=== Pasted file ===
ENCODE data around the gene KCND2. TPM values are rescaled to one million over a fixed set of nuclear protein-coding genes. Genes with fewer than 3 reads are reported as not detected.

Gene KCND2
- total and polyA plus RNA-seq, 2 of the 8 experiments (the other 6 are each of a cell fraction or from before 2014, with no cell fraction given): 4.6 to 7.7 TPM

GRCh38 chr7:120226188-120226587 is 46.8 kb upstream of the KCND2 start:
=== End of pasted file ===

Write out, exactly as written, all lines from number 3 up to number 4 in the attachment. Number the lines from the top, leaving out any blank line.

- total and polyA plus RNA-seq, 2 of the 8 experiments (the other 6 are each of a cell fraction or from before 2014, with no cell fraction given): 4.6 to 7.7 TPM

GRCh38 chr7:120226188-120226587 is 46.8 kb upstream of the KCND2 start: